April 15, 2003 Composer Libby Larsen Named to Papamarkou Chair in Education and Technology in Library of Congress Kluge Center
Contact: Helen Dalrymple (202) 707-1940; Robert Saladini (202) 707-2692
Libby Larsen, one of America's most prolific and most performed living composers, has been named to the Harissios Papamarkou Chair in Education and Technology in the John W. Kluge Center of the Library of Congress beginning in June 2003.
The holder of this chair, which was established through a generous gift from Alexander Papamarkou (deceased 1998) in honor of his grandfather, addresses issues of education and technology that have an impact on the Library of Congress and the nation.
As holder of the Papamarkou Chair, Larsen will work to connect music education organizations with artists to plan new ways for arts educators and world-class artist practitioners to work together. In addition, she will work to organize "The Global Green Room," bringing together leading practicing artists to identify issues concerning "the soul" of America's culture and to create ways in which artists may regularly interact with each other and with the population at large through technology. Larsen will also continue work on her book of essays on the cultural effects of music/electricity/sound and transportation.
Larsen has created more than 200 works spanning virtually every genre, from intimate vocal and chamber music to massive orchestral and opera scores. Her many commissions and recordings, prized for their dynamic, deeply inspired, and vigorous contemporary American spirit, are a testament to her fruitful collaborations with a long list of world-renowned artists. Her opera "Barnum's Bird," which was co-commissioned by the Library of Congress and the Odyssey Commissioning Program of the Plymouth Music Series in honor of the Library's 200th anniversary, had its world premiere in the Coolidge Auditorium in February 2002. Larsen's works are widely recorded on such labels as Angel/EMI, Nonesuch, Decca and Koch International Classics.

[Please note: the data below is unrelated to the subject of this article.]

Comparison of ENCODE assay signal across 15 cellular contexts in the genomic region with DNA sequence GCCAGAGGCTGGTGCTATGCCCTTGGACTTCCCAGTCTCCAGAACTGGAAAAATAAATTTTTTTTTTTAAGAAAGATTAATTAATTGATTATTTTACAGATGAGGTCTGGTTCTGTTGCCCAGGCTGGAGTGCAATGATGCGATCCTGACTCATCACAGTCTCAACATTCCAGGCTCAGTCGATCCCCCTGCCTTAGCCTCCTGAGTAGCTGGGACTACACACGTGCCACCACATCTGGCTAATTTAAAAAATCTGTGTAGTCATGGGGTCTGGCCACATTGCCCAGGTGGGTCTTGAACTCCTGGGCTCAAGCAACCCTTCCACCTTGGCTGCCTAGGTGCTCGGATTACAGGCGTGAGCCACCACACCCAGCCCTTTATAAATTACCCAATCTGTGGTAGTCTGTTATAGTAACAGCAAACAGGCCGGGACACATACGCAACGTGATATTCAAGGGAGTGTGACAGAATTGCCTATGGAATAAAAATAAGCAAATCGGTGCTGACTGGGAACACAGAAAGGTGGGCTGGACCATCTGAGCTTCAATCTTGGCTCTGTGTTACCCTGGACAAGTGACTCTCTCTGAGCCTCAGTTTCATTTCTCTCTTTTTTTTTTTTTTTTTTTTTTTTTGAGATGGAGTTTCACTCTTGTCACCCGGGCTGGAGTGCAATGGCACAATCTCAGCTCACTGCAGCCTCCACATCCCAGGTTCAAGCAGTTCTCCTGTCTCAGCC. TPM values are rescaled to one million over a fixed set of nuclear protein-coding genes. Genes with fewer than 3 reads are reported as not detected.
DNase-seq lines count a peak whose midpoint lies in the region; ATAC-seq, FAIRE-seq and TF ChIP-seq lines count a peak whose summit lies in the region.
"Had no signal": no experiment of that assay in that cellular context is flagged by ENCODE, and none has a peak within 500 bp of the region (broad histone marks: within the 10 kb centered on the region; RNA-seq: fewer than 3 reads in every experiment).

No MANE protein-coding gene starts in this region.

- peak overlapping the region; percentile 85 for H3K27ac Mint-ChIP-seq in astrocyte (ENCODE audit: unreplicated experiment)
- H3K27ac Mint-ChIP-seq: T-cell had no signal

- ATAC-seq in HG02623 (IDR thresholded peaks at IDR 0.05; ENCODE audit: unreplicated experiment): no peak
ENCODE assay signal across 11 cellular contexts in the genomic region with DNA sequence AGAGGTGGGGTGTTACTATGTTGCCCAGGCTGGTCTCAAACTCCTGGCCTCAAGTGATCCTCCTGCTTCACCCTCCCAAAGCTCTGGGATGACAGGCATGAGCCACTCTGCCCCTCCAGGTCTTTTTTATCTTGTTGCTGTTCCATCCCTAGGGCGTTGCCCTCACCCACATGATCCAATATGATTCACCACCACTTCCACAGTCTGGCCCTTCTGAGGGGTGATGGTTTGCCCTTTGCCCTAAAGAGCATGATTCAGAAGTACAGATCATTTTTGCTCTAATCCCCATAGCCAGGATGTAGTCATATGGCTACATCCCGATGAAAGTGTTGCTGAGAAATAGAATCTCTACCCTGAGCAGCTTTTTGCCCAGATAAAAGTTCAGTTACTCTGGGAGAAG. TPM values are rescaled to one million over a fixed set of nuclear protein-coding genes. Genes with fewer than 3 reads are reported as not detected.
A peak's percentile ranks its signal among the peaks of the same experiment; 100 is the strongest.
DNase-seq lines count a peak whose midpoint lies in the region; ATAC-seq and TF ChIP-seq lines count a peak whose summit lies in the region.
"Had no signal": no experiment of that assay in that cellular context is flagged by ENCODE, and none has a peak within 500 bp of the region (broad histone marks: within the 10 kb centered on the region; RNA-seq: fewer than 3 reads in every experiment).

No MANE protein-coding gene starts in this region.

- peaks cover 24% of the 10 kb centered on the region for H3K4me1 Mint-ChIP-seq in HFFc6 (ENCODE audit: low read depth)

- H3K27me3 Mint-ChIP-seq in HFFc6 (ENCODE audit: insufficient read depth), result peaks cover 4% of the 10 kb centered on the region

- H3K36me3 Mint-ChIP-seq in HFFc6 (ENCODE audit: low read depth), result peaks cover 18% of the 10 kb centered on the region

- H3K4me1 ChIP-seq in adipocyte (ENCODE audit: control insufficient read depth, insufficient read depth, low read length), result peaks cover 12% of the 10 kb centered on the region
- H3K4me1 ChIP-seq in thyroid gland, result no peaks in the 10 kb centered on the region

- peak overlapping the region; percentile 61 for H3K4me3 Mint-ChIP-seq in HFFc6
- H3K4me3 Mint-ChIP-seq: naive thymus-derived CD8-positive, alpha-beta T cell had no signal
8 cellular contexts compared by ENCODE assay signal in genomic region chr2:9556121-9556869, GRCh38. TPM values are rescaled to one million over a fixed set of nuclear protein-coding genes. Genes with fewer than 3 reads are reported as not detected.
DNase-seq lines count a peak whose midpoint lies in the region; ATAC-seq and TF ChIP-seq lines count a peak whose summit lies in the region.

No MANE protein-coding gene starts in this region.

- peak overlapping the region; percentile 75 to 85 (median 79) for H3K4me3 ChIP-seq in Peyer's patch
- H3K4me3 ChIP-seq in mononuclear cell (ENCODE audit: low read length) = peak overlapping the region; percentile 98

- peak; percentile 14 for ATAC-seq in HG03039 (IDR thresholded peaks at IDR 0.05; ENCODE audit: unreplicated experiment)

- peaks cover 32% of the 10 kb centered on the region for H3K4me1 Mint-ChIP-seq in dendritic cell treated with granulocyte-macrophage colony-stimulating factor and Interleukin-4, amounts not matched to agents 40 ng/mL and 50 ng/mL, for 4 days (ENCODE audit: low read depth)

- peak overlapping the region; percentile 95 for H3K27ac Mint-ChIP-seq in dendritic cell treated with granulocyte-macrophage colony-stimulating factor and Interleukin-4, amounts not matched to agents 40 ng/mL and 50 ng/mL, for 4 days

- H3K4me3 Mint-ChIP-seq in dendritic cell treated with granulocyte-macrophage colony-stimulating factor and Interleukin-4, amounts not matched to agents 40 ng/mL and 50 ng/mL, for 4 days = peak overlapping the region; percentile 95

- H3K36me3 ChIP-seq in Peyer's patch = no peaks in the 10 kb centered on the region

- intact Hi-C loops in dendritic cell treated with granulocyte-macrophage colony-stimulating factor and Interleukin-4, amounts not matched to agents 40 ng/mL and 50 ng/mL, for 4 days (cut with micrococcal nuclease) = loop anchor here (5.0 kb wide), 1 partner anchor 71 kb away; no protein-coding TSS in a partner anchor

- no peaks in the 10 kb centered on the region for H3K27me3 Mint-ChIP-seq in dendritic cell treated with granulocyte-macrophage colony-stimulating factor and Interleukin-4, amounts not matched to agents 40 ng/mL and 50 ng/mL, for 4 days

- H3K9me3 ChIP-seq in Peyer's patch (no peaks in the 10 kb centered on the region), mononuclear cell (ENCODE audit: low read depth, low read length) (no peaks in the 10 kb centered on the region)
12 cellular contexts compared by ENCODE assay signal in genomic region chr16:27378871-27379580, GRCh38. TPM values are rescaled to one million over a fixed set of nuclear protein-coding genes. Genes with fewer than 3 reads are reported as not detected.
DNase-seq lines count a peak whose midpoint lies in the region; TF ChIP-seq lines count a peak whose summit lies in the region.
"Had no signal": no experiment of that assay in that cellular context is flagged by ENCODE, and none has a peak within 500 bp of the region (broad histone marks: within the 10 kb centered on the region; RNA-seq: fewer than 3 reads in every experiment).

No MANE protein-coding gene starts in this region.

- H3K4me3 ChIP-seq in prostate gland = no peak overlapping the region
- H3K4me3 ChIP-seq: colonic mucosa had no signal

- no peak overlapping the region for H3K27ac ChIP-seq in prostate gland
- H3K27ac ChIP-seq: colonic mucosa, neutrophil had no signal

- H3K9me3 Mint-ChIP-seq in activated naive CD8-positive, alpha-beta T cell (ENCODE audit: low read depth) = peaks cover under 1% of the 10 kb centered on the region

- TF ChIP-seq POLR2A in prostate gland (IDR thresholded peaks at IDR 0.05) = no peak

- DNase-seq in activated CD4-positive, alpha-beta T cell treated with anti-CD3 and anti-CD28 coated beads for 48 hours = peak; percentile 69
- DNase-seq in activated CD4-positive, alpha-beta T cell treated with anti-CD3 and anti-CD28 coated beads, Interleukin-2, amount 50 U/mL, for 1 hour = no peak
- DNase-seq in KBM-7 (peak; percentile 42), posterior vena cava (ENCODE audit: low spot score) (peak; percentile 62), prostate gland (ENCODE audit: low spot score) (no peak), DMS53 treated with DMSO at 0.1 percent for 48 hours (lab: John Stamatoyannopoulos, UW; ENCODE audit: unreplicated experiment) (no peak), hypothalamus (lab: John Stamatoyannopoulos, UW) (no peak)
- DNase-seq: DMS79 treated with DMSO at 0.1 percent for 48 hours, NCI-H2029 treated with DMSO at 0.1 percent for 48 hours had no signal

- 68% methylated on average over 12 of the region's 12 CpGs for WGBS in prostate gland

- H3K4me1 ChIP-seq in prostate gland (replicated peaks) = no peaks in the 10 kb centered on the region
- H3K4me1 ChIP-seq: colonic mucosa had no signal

Her awards and accolades include the 1994 Grammy as producer of the CD, "The Art of Arleen Augér," a Lifetime Achievement Award from the American Academy of Arts and Letters, fellowships from the National Endowment for the Arts and the Bush Foundation, and numerous honorary doctorate degrees. Her opera "Frankenstein, The Modern Prometheus" was selected as one of the eight best classical music events of 1990 by USA Today.
The first woman to serve as resident composer with a major orchestra, Larsen has served as composer-in-residence with the Minnesota Orchestra, the Colorado Symphony and the Charlotte Symphony, and she has taught at more than 150 colleges and universities throughout the world.
In 1973, Larsen, a vigorous and articulate champion of the music and musicians of the present day, co-founded (with Stephen Paulus) the Minnesota Composers Forum, now the American Composers Forum, which has been an invaluable advocate for American composers. Her commitment to the wider issue of music in society has led her to become active on a national level as well, serving on the boards of the American Symphony Orchestra League, Meet the Composer, the College Music Society, the American Music Center and the College Music Society.
Through a generous endowment from its namesake, the Library of Congress established the John W. Kluge Center in 2000 to bring together the world's best thinkers to stimulate, energize, and distill wisdom from the Library's rich resources and to interact with policymakers in Washington, D.C. The Kluge Center houses five senior Kluge Chairs (American Law and Governance, Countries and Cultures of the North, Countries and Cultures of the South, Technology and Society, and Modern Culture); other senior-level chairs (Henry A. Kissinger Chair, Cary and Ann Maguire Chair in American History and Ethics, and the Harissios Papamarkou Chair in Education and Technology); and nearly 25 post-doctoral fellows.
For more information about the Harissios Papamarkou Chair in Education and Technology or any of the other fellowships and grants offered by the John W. Kluge Center, contact the Office of Scholarly Programs, Library of Congress, 101 Independence Avenue S.E, Washington, DC 20540-4860; telephone (202) 707-3302, fax (202) 707-3595. http://www.loc.gov/loc/kluge/